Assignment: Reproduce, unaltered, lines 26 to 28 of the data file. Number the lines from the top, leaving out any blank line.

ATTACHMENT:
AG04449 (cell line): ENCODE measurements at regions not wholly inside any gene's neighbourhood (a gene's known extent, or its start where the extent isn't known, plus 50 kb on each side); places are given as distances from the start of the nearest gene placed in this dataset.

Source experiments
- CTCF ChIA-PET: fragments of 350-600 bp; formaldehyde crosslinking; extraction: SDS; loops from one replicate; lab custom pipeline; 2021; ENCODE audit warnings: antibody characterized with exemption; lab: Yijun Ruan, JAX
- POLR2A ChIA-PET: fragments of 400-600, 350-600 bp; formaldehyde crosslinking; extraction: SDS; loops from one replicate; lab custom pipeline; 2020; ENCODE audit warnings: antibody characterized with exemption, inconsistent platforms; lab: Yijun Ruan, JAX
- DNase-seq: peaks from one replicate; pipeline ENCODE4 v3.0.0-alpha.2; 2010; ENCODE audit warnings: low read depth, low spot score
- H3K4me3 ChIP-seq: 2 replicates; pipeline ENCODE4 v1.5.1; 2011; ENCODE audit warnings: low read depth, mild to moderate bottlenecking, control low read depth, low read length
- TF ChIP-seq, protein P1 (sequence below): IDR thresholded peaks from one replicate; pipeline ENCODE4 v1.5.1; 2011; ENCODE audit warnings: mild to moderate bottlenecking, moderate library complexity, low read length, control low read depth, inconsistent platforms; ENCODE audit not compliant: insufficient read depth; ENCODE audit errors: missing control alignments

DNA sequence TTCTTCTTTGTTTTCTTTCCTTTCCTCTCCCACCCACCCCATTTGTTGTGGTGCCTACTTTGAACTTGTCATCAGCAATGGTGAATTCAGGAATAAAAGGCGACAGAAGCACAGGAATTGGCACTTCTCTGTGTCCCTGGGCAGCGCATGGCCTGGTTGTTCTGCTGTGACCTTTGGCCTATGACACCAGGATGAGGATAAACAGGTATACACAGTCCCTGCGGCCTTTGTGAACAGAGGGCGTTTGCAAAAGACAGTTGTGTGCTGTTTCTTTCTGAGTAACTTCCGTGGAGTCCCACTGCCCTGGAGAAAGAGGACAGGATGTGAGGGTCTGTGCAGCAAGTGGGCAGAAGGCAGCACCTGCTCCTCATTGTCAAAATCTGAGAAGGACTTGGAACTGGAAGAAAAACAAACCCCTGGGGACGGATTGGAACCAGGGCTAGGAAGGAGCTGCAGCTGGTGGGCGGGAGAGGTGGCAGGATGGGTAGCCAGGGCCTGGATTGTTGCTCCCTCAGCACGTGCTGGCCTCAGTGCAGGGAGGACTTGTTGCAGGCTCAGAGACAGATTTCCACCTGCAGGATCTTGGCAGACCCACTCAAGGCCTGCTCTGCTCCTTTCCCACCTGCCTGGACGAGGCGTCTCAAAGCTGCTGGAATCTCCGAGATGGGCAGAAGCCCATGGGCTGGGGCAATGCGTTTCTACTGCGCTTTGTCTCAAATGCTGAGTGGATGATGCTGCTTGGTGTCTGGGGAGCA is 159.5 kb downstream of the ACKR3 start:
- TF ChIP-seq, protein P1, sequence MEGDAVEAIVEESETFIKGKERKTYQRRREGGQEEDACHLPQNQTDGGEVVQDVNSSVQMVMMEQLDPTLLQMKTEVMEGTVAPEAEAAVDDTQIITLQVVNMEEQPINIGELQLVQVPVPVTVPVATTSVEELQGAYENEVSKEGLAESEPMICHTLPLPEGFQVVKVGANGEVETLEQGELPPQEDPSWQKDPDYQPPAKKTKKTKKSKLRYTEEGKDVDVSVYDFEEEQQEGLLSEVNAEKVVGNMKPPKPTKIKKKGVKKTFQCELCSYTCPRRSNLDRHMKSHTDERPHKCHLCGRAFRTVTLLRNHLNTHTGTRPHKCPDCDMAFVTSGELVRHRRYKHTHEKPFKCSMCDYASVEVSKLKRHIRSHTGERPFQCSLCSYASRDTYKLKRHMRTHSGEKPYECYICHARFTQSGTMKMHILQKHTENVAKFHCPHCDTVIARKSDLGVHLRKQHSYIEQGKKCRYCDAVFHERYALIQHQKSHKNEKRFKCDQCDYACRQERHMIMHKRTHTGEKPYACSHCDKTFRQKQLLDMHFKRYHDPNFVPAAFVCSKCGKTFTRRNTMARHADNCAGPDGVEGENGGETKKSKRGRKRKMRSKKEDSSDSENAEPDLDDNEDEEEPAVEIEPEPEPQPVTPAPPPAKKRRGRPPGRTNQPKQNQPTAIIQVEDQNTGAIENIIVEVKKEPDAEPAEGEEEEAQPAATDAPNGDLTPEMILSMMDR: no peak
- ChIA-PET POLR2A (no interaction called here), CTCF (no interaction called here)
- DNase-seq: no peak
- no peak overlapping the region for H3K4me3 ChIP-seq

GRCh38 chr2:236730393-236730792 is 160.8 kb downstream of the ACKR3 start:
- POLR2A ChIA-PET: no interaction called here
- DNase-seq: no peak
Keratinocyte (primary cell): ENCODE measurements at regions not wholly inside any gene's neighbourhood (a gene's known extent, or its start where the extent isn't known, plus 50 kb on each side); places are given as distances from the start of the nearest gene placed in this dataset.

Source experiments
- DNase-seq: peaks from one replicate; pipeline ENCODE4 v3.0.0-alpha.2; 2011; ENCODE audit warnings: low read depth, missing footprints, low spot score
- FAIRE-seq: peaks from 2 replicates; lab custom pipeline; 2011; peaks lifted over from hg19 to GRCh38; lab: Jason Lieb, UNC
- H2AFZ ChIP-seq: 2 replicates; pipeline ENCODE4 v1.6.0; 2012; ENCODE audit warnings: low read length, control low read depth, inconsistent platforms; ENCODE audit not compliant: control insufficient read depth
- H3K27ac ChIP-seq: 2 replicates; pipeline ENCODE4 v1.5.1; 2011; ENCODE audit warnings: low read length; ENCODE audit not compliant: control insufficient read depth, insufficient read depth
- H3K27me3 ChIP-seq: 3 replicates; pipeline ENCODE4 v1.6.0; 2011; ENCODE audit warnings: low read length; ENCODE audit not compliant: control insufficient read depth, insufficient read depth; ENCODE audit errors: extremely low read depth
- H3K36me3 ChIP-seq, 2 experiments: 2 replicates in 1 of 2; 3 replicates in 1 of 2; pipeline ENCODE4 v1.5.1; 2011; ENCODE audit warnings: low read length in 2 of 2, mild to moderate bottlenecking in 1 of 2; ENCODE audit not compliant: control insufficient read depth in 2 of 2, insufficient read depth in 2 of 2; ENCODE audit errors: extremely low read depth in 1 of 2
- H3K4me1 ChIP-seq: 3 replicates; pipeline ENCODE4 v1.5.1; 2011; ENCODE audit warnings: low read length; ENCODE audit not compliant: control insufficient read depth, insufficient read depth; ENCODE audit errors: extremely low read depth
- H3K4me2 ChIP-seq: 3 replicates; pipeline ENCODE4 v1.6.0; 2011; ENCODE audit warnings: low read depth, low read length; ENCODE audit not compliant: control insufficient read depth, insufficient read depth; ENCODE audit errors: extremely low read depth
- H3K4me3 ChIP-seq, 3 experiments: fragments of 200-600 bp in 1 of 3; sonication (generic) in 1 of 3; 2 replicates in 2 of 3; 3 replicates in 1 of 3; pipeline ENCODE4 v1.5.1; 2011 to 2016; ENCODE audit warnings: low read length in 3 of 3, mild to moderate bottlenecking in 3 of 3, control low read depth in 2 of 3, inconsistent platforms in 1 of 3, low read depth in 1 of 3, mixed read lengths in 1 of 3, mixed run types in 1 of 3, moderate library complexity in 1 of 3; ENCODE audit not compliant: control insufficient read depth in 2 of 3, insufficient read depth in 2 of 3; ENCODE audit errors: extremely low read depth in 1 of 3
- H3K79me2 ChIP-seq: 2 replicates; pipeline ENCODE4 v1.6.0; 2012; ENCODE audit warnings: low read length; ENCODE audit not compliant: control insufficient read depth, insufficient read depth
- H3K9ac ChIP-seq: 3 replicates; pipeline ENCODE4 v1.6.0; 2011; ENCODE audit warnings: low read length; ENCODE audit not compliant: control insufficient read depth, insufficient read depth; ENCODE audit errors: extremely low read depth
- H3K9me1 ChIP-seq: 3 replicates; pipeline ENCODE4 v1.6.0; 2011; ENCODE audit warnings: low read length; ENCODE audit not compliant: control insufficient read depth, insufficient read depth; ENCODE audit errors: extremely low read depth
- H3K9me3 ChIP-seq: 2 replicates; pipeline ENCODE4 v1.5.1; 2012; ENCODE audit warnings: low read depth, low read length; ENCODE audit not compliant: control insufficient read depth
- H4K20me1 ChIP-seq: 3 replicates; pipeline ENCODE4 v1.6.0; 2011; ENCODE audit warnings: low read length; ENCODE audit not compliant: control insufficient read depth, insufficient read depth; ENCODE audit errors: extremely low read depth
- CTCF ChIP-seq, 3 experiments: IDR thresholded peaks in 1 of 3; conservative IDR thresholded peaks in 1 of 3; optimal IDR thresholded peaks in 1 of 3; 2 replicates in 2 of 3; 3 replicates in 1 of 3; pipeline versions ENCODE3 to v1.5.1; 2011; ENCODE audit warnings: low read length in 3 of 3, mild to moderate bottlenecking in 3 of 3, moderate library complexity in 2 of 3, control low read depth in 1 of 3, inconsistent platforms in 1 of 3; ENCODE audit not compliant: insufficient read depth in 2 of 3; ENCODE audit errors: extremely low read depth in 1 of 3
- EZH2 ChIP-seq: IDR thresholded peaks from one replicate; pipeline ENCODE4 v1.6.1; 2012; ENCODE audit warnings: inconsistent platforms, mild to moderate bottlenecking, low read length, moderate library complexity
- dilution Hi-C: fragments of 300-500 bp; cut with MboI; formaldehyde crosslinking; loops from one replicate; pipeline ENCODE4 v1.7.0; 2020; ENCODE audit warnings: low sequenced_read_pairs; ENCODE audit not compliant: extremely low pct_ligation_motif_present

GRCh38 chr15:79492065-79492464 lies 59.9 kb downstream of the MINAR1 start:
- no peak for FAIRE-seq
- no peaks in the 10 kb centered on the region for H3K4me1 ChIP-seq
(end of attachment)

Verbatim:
- H3K4me3 ChIP-seq, 3 experiments: fragments of 200-600 bp in 1 of 3; sonication (generic) in 1 of 3; 2 replicates in 2 of 3; 3 replicates in 1 of 3; pipeline ENCODE4 v1.5.1; 2011 to 2016; ENCODE audit warnings: low read length in 3 of 3, mild to moderate bottlenecking in 3 of 3, control low read depth in 2 of 3, inconsistent platforms in 1 of 3, low read depth in 1 of 3, mixed read lengths in 1 of 3, mixed run types in 1 of 3, moderate library complexity in 1 of 3; ENCODE audit not compliant: control insufficient read depth in 2 of 3, insufficient read depth in 2 of 3; ENCODE audit errors: extremely low read depth in 1 of 3
- H3K79me2 ChIP-seq: 2 replicates; pipeline ENCODE4 v1.6.0; 2012; ENCODE audit warnings: low read length; ENCODE audit not compliant: control insufficient read depth, insufficient read depth
- H3K9ac ChIP-seq: 3 replicates; pipeline ENCODE4 v1.6.0; 2011; ENCODE audit warnings: low read length; ENCODE audit not compliant: control insufficient read depth, insufficient read depth; ENCODE audit errors: extremely low read depth